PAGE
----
The results were stunning. The electrodes pinpointed the location of Sophia’s brain where the seizures were originating. It was close to, but not in the motor center of, the brain—which meant it was possible for neurosurgeons to remove it without causing any disability.
“Dr. Ryther came into one of our visits and said not only do we think we got it, we think we can cure it,” said Marc Griffin, Sophia’s father.
Sophia underwent surgery to remove the damaged portion of her brain in December 2018. She was in the hospital for two days. She was home in time for Christmas and doctors began the process of weaning her off anti-seizure medications over a period of two years.
She had one episode of aura (a “baby seizure”) a few weeks after the surgery. After that, nothing.
She never had a seizure again. Stereo EEG is now used widely across the United States.
Sophia is now 18 and graduated from high school with additional college credits. She can drive. She played flute in the marching band. She spends her time in the gym lifting weights, hanging out with her friends and shopping. She can be alone without fear. She had her last appointment at St. Louis Children’s last summer.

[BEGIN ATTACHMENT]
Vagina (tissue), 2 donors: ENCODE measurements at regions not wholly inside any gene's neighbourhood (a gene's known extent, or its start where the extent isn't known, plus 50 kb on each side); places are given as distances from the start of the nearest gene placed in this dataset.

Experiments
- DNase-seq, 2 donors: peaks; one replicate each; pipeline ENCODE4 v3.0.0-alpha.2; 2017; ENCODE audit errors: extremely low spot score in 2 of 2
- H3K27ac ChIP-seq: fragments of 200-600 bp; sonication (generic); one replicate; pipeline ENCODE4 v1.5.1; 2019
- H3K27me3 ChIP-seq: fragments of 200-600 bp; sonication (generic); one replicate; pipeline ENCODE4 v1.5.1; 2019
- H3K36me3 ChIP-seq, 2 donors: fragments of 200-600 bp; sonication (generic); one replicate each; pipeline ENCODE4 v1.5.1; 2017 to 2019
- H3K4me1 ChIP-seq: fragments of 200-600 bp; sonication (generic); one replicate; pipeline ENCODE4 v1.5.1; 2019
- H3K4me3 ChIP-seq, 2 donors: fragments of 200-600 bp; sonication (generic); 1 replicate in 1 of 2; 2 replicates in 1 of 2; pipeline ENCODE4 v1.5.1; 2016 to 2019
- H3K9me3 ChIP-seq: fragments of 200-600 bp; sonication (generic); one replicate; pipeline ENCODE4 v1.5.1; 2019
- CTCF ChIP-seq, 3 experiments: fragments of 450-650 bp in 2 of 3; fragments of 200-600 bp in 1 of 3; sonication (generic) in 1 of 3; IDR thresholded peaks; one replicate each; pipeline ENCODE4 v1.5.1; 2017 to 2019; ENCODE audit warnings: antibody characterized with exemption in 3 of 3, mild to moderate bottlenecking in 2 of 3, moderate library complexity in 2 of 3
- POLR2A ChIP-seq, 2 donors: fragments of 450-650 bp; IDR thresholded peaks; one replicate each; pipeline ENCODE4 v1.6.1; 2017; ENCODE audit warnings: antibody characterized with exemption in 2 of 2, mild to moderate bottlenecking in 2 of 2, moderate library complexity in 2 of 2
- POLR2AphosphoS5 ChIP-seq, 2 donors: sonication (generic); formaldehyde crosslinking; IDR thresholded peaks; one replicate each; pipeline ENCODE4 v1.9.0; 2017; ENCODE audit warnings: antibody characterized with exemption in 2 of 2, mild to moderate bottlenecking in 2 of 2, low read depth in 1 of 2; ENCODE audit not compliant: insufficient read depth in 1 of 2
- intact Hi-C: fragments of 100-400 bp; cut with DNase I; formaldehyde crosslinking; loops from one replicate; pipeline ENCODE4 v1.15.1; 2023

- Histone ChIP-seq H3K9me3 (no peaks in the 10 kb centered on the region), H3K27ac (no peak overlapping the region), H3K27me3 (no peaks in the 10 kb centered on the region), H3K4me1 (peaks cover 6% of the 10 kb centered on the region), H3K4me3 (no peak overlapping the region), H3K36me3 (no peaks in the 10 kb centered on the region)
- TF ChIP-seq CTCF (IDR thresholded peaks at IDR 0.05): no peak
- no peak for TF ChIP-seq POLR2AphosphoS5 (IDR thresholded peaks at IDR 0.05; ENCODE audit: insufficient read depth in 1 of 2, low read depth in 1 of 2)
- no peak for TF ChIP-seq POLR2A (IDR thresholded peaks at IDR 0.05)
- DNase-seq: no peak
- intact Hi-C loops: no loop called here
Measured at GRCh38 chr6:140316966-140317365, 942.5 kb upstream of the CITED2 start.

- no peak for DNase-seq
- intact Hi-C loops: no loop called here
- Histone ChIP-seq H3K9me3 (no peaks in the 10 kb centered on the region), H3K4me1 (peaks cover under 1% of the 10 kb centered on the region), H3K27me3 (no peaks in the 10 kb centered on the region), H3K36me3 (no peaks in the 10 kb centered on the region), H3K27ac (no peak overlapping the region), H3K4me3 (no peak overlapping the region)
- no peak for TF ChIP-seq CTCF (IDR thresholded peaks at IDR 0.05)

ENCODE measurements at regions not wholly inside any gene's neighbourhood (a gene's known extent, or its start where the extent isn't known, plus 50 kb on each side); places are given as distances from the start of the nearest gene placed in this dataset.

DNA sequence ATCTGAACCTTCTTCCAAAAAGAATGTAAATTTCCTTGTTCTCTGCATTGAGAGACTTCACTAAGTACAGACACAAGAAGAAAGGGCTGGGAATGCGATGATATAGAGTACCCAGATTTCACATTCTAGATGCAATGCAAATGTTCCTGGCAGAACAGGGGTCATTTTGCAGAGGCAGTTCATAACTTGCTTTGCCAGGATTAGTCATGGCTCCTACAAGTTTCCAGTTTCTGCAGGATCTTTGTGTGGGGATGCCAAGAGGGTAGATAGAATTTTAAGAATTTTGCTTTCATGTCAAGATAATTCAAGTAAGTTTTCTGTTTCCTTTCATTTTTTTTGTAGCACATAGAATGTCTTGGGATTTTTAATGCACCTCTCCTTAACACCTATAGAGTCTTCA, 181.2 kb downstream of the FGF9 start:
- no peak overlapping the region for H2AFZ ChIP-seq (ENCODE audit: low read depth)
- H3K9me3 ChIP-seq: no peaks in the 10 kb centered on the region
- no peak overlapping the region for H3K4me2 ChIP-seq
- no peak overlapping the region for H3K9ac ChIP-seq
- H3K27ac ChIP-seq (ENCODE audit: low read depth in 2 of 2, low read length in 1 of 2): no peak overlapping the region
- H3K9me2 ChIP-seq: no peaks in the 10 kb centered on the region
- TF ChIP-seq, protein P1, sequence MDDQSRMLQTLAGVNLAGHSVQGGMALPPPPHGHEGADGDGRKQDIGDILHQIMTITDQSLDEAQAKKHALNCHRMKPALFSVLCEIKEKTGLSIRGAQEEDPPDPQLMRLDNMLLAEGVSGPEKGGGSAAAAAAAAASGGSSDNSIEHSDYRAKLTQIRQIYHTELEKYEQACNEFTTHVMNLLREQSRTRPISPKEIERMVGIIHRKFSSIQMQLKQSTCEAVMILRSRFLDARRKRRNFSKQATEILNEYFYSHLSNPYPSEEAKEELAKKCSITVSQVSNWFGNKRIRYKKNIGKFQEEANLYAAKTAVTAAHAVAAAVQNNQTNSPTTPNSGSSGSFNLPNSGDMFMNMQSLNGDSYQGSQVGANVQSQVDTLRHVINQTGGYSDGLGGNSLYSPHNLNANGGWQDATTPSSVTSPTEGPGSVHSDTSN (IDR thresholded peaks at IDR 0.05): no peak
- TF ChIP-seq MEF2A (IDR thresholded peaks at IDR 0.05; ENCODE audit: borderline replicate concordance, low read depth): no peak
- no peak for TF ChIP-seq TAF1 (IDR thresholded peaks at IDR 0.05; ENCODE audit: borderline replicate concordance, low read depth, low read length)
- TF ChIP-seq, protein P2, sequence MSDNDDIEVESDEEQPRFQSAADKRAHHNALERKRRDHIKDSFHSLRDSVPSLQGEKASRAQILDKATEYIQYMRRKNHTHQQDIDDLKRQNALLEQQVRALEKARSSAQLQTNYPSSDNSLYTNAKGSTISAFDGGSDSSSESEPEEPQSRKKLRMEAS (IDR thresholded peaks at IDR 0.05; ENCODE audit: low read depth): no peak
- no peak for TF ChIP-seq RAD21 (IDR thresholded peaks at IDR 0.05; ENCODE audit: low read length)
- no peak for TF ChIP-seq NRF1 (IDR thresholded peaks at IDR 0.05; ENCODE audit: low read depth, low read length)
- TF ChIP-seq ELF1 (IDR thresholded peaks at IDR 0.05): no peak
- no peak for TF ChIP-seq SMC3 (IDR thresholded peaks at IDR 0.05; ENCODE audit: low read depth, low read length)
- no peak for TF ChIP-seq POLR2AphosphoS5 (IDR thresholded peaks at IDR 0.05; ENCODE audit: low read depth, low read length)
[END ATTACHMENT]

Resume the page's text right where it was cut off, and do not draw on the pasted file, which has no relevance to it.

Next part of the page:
“I like nothing better than seeing my patients no longer need a neurologist,” Ryther said. “Hopefully for the rest of her life she will never have another seizure, and never have to be on seizure medications either.”
Sophia and her family say they are tremendously grateful to the team at St. Louis Children’s for their tireless work, and for the opportunity to try this new technology, which has gone on to help other children and adults with epilepsy.
“When you talk about Children’s, we just owe so much to them,” Marc said. “It was just extraordinary care. There is no other way to put it.”
Sophia said she was happy to have the opportunity to speak about her experience and educate others about stereo EEG.
“Don’t give up,” Sophia said. “Especially if you get the opportunity at Children’s. Mainly, just don’t give up hope.”
Learn more about the St. Louis Children’s Epilepsy Center.